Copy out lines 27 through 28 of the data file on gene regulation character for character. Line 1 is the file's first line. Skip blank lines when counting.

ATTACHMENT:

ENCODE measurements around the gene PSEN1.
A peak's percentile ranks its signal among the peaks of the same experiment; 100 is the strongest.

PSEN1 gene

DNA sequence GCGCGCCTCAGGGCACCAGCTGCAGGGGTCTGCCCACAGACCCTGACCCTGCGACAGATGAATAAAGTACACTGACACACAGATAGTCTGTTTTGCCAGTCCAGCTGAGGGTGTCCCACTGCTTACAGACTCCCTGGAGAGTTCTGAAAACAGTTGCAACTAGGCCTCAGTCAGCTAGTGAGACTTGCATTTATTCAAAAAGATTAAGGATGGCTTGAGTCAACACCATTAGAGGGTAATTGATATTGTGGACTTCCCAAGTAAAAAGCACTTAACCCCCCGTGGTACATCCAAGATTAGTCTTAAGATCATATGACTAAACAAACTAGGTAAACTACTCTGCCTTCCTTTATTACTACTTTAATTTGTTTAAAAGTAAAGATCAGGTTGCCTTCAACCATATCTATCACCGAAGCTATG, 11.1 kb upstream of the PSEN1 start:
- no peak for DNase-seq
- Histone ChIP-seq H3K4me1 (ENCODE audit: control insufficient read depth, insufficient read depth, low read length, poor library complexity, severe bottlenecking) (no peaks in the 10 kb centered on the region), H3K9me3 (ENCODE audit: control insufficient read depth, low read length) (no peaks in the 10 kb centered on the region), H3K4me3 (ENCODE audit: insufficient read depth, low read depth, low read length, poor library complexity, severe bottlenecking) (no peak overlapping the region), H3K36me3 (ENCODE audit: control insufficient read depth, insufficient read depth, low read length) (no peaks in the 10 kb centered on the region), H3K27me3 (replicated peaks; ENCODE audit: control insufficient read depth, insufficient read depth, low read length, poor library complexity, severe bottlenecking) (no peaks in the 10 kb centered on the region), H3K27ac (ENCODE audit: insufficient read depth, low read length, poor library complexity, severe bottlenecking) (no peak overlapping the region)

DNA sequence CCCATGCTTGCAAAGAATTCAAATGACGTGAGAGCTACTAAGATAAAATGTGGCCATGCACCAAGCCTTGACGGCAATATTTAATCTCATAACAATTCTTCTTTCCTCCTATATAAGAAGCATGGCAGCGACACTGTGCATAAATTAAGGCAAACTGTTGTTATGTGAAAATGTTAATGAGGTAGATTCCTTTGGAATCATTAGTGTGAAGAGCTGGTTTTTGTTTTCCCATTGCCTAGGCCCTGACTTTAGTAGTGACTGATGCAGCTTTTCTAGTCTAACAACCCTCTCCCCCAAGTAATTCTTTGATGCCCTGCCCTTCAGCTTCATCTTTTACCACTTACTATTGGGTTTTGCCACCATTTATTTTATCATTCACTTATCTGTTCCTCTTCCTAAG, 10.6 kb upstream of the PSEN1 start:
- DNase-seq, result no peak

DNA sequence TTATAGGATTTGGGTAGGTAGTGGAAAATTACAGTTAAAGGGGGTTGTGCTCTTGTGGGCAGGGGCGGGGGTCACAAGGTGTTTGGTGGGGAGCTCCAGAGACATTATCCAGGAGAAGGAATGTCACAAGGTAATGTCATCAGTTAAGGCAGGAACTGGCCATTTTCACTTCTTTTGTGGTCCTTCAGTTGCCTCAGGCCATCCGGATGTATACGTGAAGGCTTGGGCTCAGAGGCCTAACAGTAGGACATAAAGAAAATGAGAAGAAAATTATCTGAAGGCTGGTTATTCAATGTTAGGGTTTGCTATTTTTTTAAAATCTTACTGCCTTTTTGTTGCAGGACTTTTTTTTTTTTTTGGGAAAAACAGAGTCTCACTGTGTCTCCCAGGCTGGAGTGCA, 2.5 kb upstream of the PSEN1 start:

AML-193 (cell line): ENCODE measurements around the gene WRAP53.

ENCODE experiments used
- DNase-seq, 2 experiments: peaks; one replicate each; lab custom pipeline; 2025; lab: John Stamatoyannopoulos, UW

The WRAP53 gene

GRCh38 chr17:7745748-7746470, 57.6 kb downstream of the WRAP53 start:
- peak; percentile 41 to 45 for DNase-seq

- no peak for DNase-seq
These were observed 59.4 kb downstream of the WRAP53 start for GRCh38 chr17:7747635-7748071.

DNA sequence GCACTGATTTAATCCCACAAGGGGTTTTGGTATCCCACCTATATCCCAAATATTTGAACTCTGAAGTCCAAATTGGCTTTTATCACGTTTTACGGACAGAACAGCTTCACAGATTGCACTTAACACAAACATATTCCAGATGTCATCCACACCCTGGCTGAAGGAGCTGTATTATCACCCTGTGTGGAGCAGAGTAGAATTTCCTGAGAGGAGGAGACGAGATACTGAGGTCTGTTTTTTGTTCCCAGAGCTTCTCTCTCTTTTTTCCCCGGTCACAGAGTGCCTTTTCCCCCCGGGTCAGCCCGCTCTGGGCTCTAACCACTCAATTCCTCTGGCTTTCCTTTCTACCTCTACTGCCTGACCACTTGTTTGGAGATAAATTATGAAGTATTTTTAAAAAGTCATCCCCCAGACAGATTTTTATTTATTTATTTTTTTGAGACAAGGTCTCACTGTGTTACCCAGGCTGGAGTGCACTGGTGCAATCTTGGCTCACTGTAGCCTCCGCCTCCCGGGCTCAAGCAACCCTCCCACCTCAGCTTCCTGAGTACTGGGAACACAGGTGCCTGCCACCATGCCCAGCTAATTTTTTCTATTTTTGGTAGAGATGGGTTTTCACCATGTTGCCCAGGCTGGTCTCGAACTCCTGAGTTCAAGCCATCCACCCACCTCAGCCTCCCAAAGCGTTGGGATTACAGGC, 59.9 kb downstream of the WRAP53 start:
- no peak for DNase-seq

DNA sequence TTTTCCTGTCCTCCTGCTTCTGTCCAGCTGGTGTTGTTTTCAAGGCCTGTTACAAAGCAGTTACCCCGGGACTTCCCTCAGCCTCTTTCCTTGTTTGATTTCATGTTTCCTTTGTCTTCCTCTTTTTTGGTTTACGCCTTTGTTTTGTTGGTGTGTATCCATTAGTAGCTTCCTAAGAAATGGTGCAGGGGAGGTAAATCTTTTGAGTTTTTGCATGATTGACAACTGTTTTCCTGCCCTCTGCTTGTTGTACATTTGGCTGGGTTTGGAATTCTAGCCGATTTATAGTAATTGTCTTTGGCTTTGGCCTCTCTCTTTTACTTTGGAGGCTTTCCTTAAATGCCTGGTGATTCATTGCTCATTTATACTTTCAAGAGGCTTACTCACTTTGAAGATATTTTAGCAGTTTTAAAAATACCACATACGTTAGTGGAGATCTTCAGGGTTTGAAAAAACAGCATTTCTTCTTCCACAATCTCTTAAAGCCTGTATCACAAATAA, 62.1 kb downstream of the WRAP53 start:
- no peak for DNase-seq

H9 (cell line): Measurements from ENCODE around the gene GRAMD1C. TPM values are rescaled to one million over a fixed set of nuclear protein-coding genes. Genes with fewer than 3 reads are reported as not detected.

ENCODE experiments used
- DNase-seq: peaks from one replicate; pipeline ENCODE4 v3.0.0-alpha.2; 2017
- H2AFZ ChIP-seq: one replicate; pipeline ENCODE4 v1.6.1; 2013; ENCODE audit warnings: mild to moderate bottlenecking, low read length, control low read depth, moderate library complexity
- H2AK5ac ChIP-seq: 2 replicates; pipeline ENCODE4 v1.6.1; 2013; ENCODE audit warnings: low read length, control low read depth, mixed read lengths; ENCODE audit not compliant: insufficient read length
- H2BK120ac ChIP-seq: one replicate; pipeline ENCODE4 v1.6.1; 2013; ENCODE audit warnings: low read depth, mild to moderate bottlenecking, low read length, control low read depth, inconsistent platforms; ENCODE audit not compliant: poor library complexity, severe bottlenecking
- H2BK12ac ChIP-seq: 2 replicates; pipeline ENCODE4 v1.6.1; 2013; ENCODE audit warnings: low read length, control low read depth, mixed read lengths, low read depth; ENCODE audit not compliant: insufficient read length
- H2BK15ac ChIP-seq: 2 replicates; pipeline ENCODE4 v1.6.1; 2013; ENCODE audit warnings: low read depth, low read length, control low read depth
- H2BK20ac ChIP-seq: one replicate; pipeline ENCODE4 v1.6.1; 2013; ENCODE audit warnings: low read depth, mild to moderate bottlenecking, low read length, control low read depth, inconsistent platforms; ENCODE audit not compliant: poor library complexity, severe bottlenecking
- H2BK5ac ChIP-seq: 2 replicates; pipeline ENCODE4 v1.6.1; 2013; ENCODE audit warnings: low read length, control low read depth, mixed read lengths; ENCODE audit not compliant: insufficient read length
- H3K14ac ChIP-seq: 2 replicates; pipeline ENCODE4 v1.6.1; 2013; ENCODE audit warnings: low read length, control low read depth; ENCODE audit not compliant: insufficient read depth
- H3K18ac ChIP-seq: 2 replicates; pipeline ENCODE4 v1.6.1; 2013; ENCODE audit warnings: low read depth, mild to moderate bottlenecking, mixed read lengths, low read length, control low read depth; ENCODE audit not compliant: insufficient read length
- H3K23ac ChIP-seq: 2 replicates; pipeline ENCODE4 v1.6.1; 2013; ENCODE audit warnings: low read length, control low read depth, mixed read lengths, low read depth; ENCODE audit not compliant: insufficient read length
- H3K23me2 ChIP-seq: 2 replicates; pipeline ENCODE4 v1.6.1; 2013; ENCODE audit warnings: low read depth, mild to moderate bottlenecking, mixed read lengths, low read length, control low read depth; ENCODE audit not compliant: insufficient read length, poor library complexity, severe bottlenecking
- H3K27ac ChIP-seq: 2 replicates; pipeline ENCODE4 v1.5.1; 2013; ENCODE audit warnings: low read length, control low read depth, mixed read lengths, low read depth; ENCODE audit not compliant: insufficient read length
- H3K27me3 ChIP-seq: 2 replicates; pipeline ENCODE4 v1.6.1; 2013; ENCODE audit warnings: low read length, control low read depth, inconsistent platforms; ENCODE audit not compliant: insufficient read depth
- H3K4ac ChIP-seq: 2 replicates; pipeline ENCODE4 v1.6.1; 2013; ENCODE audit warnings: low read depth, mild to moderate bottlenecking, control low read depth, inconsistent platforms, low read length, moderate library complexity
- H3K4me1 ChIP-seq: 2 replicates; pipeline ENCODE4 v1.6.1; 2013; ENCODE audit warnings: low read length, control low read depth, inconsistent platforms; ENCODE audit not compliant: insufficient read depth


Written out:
- H2BK120ac ChIP-seq: one replicate; pipeline ENCODE4 v1.6.1; 2013; ENCODE audit warnings: low read depth, mild to moderate bottlenecking, low read length, control low read depth, inconsistent platforms; ENCODE audit not compliant: poor library complexity, severe bottlenecking
- H2BK12ac ChIP-seq: 2 replicates; pipeline ENCODE4 v1.6.1; 2013; ENCODE audit warnings: low read length, control low read depth, mixed read lengths, low read depth; ENCODE audit not compliant: insufficient read length